So, we meet again.
I have been looking forward to this series for weeks – no, months. Since the Dodgers’ (43-30)took the league by storm to start the season – thanks to a one man show in Matt Kemp – the Giants (40-33) have been playing catch-up to their long-time California rivals.
The last time these two teams met was May 9th, 2012. The Giants lost another rough game by a final score of 6-2. Tim Lincecum gave up four runs in five innings, walking two and striking out eight to take his third loss. The Giants only took one win out of the three-game series and was outscored 16-4 in those gruesome games.
In those three games, the Giants starters were put out in the following order: Barry Zito (lost 9-1), Ryan Vogelsong (pitched a beauty, 2-1 win) and Lincecum (mentioned above, lost 6-2). Now 42 games later, the teams are starting to look a whole lot different.
Here is what Dustin Nosler from over at FeelinKindaBlue had to say about the recent Dodgers’ offensive performances:
“The Dodgers head up to San Francisco for a four-game series with the Giants – and the Dodgers aren’t playing especially well.
Thanks to Athletics’ rookie Derek Norris, the Dodgers still have a three-game lead on the Giants heading into the series. But the Dodgers were swept by the A’s last week and dropped two of three to the Angels over the weekend.
The team has struggled offensively the entire month, due a lot in part to Matt Kemp hitting the disabled list for the second time this season. The Dodgers averaged 4.6 runs per game when Kemp spent his first stint on the DL (May 14 through 28) and were 7-4. However, they’re only averaging 3.7 runs per game in the 22 games Kemp has missed since May 31 and are just 11-11. An 18-15 record without the league’s best player is acceptable, but it’s clear the team needs him back – badly.
Unfortunately for L.A. (and fortunately for the rest of the National League West), he isn’t due back until after the All-Star Break.
Andre Ethier was 6-for-11 with two doubles and a walk in Anaheim this weekend and he’s the only legitimate threat in the Dodgers’ batting order. Dee Gordon, who has struggled in the last week-plus, will leadoff. If Gordon draws a walk, the Dodgers are likely to win. The team is 12-2 when he does. He hasn’t in the last seven games; the Dodgers’ record in that time is 1-6.”
Okay, so good news for the Giants, they are coming in three games behind to a team who is cooling off rather quickly. And they are playing at home, where they are 21-14 this season.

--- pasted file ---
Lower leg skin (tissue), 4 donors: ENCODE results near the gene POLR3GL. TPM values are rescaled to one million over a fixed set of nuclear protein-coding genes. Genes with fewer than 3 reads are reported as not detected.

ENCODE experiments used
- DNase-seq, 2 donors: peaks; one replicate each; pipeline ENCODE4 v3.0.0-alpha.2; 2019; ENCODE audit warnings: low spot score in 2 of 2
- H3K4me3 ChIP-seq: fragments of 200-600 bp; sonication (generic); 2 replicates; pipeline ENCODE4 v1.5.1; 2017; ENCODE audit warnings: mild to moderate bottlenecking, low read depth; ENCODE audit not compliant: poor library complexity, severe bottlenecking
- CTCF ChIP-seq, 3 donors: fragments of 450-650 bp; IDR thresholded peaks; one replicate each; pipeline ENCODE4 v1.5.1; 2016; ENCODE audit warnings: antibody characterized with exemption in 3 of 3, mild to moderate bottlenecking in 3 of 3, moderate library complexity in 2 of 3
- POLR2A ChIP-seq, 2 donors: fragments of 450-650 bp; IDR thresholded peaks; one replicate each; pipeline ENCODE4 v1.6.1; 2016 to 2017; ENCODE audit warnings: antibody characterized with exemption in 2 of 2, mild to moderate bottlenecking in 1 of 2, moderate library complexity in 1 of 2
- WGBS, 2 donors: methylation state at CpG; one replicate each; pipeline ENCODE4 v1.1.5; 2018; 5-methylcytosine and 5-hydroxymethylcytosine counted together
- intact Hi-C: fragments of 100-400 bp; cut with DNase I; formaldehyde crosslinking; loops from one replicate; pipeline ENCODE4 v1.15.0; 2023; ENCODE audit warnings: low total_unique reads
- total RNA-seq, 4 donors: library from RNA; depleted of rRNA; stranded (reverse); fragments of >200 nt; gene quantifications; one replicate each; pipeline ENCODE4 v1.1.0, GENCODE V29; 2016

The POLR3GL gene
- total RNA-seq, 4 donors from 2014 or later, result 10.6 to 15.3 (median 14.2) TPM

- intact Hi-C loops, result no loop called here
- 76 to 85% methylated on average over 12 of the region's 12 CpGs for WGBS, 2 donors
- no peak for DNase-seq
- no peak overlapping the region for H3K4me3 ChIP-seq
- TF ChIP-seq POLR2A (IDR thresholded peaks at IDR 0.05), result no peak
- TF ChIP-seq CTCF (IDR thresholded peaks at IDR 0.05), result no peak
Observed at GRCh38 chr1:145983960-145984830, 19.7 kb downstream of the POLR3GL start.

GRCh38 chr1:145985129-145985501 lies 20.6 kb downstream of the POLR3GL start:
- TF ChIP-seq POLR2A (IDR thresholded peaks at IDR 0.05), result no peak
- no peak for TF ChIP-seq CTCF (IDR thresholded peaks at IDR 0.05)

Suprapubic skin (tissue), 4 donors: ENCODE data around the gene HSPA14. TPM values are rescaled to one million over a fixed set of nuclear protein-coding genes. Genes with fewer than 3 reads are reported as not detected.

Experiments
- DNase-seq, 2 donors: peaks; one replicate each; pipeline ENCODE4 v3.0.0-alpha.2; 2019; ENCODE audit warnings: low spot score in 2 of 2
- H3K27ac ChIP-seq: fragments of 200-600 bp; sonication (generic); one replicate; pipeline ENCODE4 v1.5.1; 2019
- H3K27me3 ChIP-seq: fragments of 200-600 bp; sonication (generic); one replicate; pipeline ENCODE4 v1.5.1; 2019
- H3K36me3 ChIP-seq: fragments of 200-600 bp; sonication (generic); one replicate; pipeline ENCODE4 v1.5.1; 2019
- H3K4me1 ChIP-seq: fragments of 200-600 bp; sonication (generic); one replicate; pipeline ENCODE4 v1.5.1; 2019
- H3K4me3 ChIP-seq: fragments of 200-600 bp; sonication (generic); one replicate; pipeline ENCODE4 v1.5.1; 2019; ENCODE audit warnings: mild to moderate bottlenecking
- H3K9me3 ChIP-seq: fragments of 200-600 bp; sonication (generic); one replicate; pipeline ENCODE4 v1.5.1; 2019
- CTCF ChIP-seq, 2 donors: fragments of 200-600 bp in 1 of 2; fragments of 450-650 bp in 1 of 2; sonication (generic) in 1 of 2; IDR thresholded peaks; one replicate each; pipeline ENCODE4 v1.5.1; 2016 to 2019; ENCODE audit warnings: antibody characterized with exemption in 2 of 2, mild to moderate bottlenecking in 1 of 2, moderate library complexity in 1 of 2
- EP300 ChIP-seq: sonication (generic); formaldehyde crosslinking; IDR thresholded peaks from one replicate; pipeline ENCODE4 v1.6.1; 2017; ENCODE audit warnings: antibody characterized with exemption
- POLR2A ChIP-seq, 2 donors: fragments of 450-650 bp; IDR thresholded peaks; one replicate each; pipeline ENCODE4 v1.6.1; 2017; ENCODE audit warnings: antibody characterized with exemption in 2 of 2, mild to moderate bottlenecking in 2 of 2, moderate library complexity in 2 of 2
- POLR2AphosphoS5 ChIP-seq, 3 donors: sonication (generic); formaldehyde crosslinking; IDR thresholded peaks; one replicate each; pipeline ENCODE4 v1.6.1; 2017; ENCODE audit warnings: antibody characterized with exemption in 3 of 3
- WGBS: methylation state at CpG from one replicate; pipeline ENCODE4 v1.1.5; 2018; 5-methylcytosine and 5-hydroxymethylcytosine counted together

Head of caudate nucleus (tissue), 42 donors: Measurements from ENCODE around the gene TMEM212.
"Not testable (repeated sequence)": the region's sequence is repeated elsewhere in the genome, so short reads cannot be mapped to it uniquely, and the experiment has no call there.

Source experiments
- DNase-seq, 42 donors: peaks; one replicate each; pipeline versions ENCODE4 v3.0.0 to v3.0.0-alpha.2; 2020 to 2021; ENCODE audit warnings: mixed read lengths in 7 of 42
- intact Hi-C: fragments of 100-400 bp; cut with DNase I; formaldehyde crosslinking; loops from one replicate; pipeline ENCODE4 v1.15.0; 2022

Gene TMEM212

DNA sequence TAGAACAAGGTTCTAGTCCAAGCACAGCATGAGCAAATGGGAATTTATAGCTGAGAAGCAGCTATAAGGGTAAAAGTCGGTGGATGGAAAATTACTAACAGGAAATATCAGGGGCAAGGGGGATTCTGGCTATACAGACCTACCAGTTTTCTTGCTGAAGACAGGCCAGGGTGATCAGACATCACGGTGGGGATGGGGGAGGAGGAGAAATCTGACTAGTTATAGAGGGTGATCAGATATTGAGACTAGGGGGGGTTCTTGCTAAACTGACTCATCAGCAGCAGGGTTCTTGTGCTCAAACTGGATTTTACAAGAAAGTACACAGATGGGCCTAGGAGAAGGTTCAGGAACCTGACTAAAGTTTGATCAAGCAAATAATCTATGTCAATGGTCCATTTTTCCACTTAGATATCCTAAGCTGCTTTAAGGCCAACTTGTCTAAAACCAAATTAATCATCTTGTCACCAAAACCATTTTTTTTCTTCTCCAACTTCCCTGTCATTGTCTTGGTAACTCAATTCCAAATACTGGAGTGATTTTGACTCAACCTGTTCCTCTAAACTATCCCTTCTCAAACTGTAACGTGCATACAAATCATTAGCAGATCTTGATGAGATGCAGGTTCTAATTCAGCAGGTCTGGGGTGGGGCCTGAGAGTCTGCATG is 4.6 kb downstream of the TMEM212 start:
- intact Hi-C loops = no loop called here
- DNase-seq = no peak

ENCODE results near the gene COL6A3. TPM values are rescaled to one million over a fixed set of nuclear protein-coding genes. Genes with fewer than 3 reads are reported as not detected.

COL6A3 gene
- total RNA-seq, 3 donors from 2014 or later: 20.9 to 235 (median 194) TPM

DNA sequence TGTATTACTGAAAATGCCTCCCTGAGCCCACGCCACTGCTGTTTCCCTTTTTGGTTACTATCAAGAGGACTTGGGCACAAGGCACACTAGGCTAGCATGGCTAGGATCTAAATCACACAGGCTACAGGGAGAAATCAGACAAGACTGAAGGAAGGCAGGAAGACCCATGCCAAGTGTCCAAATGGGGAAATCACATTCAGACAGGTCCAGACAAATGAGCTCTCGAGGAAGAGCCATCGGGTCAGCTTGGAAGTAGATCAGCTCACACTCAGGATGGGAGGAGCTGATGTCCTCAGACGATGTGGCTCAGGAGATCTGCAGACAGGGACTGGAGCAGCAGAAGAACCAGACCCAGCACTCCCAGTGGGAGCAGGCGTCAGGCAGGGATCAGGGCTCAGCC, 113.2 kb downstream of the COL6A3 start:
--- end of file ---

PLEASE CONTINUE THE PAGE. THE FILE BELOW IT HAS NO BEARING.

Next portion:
So what about their pitching?
“The Dodgers’ pitching has kept them afloat.”
“In Game 1, the Dodgers sent 22-year-old Nathan Eovaldi to the hill. Eovaldi has taken Ted Lilly’s spot in the rotation due to Lilly’s sore shoulder and has pitched incredibly well – 2.35 ERA, 1.30 WHIP, 8.2 H/9, 3.5 BB/9 and a 5.9 K/9. But he’s 0-3 in his five starts. Why, you ask? Well, in his 30 2/3 innings, the Dodgers have scored a grand total of three runs. Three. So, that’ll happen.
In Game 2, the Dodgers send the “struggling” Clayton Kershaw to the hill. I say struggling because some folks on Twitter claim Kershaw isn’t pitching as well as he did last season. He hasn’t been that good, but he’s been pretty awesome: 2.73 ERA, 1.01 WHIP, 6.9 H/9, 2.2 BB/9, 8.4 K/9, 3.80 K/BB and a 3.24 FIP. Aside from a case of plantar fasciitis and a case of giving up too many home runs (10 this season, 15 all of last season), he’s been great. Kershaw owns a career 6-2 record with a 1.34 ERA, 0.87 WHIP and 9.7 K/9 against ‘Frisco. He’s been even better at AT&T Park: 4-1, 0.45 ERA, 0.83 WHIP and an 8.6 K/9.
In the series finale, a matinee affair, the Dodgers send the enigmatic Chad Billingsley to the bump. Billingsley was staked to a 5-0 lead on Friday night against Anaheim before giving up the lead. The Dodgers eventually lost 8-5. Billingsley does have good career numbers against the Giants: 7-5, 3.28 ERA, 1.36 WHIP and a 7.5 K/9. His two career shutouts have come against the Giants, but neither has come in San Fracisco. Billingsley hasn’t thrown consistently well this season: 4-6, 4.15 ERA, 1.40 WHIP and a 9.3 H/9. However, his FIP (3.78) is actually better than last season’s 3.83. And his .321 BABIP indicates he’s been a little unlucky. The league-average is about .300.
The Dodgers are getting extremely lucky in missing the Giants’ two best pitchers – Matt Cain and Madison Bumgarner. Barry Zito goes in the first game, Ryan Vogelsong (who defeated Clayton Kershaw in the last series) in the second and the struggling Tim Lincecum in the third game.
As usual, the series should be low-scoring and competitive. The Giants are playing a lot better than the Dodgers right now, but this is a series the Dodgers need to win. Missing Cain and Bumgarner is fortunate; now they must capitalize on such fortune.”
I agree with Dustin on this. The Giants are throwing out there their three shakiest pitchers: Lincecum, Vogelsong (who, I’ll admit has been awesome this year) and Zito, and they are facing a team hungry for wins without their star player.
More bad news: the Giants are absolutely terrible against Kershaw, Billingsly and all rookie pitchers. It’ll be a tough series for both teams and after a tough loss for the Giants yesterday, let’s hope they start off the big series with a win.
Also, let’s hope we don’t end up seeing headlines on Tuesday morning reading: ”Zito out-dueled by no-name rookie.”
Editor’s note: Dustin Nosler was my boss as the Editor in Chief last year for the State Hornet. He is a hardcore Dodgers fan who knows pretty much everything about their organization. Check out Feelinkindablue.com for great prospect insight and other news for dodger fans. Also, check out the site over there to see what I had to say about the Giants recent success.